Wednesday, February 27, 2008

About commenting...

I enjoy having people comment on my blog. However, I am no longer allowing anonymous comments to stand. You can sign in on a blogger account, or you can give yourself a nickname. But if you make an anonymous comment, I will automatically delete it.

The reason is this: Recently an anonymous person has been making comments that scorn and mock everything I stand for. This person appears to have no use for Christians or Christianity. Now, if this person would have asked honest questions, and wanted honest answers, I would gladly have engaged in dialog with him/her. But this person appeared to have his/her mind already made up, and no amount of reasoning would have had any affect on him/her.

I know that some people will disagree with what I have to say on this blog. I have always expected that. But my comment box is not the place to hide behind anonymity while attacking my God and my faith.

Tuesday, February 26, 2008

Perfect timing

It's in the seemingly little things in life where I especially enjoy seeing the caring hand of our Lord as He watches over us.

This morning it was my turn to drive the children to skating. We were all in the van, ready and waiting while Tom put in more brake fluid. It was just a little low, like there was maybe a slow leak in the line, but not major enough to try to fix it right away.

For those of you who don't know, when you put more brake fluid in, you have to have someone pump the brakes for you while you bleed all the air out of the lines. I have had LOTS of experience being the pumper over the last 21 years, so I knew something was MAJORLY different this time. I told Tom that it just didn't feel right at all.

The problem was that while I was pumping, the whole thing broke! So we all got out of the van (no skating today!) and Tom has spent the whole day fixing the brakes. As he was working on it, and testing things, the brake line on the other side broke, also. We were both surprised to find that both brakes were that bad.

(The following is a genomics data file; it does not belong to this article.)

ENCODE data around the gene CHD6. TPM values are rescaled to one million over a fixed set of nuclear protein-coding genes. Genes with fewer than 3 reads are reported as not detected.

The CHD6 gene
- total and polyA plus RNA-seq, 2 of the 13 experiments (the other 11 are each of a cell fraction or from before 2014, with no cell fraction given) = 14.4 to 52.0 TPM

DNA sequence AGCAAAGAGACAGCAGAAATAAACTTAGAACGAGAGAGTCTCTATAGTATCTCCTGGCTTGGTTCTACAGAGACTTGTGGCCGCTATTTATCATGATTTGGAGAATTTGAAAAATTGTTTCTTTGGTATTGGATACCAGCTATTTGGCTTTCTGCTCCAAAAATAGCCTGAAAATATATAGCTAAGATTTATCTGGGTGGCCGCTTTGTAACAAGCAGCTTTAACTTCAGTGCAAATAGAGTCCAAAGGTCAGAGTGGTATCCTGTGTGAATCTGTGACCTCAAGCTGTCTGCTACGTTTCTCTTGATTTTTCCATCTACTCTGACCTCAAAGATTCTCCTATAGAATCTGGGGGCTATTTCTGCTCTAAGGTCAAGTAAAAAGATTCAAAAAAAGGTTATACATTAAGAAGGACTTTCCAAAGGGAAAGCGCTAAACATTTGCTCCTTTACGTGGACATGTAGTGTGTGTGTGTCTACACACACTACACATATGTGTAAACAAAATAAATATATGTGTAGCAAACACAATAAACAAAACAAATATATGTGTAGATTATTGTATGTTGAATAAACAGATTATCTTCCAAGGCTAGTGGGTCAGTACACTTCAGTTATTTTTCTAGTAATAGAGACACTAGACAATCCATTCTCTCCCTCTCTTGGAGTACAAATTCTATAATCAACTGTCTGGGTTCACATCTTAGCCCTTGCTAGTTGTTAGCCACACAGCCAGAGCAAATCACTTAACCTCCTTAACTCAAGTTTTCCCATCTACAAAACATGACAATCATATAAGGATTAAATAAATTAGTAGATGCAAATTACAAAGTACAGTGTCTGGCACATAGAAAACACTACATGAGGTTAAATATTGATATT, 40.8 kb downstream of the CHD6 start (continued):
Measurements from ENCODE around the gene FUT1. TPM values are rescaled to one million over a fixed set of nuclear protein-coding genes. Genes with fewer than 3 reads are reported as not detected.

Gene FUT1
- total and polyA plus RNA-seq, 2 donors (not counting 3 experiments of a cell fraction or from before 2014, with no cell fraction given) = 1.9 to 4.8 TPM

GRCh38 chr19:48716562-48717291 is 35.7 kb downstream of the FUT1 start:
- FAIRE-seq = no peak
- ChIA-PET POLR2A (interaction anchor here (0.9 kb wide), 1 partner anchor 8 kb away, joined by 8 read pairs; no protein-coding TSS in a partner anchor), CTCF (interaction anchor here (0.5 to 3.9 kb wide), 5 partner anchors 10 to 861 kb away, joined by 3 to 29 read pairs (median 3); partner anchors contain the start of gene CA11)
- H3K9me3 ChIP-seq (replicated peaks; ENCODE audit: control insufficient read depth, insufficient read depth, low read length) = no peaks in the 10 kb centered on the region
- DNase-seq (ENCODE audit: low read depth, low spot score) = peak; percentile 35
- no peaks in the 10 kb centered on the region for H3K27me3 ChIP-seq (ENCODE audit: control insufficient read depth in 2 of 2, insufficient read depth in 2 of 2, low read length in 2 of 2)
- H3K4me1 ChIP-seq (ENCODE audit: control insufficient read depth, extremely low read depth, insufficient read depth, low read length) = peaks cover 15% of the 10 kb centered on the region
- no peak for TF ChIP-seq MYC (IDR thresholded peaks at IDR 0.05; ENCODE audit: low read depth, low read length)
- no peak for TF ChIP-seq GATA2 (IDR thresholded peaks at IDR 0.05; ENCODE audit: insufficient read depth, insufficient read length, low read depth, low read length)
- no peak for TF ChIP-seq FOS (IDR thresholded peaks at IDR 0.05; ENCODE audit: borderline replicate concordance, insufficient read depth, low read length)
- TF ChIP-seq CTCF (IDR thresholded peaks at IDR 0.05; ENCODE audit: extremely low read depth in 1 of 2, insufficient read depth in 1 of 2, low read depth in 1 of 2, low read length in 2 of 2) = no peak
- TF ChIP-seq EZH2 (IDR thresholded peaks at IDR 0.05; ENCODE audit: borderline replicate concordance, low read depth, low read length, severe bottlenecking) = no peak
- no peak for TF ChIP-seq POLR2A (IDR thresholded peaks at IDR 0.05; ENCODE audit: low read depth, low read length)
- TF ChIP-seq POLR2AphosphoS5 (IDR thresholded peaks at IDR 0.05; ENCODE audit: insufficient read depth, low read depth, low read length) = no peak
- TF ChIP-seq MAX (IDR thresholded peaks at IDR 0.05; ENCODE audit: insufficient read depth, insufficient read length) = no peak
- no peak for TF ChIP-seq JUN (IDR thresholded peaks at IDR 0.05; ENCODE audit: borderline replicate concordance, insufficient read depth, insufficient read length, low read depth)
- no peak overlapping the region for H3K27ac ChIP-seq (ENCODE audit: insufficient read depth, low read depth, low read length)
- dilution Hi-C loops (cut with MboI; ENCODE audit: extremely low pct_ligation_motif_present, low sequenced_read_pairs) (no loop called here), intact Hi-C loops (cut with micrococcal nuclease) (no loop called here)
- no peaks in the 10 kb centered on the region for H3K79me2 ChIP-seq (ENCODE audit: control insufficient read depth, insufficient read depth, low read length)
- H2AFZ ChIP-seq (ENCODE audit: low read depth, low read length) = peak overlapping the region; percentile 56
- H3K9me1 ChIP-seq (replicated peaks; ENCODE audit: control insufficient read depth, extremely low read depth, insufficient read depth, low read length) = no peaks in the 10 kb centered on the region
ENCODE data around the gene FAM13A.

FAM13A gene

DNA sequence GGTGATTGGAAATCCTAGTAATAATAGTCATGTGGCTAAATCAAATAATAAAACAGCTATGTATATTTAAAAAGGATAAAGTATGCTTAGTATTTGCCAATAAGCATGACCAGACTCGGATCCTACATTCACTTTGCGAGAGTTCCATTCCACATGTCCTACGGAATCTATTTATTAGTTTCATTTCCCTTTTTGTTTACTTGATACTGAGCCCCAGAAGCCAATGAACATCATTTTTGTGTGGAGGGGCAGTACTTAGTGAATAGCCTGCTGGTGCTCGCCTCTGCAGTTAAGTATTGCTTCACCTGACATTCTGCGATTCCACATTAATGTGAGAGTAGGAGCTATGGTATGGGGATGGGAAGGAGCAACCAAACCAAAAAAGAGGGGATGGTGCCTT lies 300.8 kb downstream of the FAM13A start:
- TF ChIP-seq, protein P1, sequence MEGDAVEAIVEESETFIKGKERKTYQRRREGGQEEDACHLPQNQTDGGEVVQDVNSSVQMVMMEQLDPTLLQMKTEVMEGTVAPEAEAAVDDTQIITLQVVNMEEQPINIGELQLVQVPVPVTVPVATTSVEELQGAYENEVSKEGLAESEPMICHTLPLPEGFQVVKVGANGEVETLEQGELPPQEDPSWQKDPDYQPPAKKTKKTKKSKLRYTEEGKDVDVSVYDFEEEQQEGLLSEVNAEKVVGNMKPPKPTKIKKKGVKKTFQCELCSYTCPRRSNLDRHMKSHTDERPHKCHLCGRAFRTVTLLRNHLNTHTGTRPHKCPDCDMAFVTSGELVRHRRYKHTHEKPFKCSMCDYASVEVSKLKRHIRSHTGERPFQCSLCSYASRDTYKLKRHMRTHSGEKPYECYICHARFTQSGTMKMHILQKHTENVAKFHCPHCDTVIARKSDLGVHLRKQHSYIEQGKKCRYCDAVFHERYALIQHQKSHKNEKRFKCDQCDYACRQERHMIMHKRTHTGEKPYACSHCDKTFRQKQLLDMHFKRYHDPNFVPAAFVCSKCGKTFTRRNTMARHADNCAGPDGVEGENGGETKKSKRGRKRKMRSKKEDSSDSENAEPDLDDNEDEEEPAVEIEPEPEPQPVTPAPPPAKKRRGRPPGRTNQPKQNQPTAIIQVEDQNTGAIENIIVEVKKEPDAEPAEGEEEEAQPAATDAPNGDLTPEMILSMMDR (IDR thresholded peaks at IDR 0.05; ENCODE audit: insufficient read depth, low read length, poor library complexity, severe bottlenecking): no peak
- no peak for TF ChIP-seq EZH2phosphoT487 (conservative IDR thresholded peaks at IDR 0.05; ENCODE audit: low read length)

So here's where God protected us: all this happened in the comfort of our own driveway, NOT while I was driving 30 minutes from home on a snowy day. Also, it didn't happen while Josiah was driving. Josiah just got his G-1 license (roughly equivalent to a permit in the US), and it would not have been a very pleasant introduction to driving to have the brakes fail on him just now!

Saturday, February 23, 2008


Today is Saturday. What have you got planned for this evening? Are you having company over? Are you going to watch TV or a movie? Are you going out somewhere with friends?

Tomorrow is Sunday. Are you planning to join in fellowship with other believers in worship services? Or will you be too tired from whatever you're doing tonight? If you to go to church services, will your mind and heart be ready to receive the Word that will be taught and preached tomorrow? Or will your mind be on what you will have done tonight?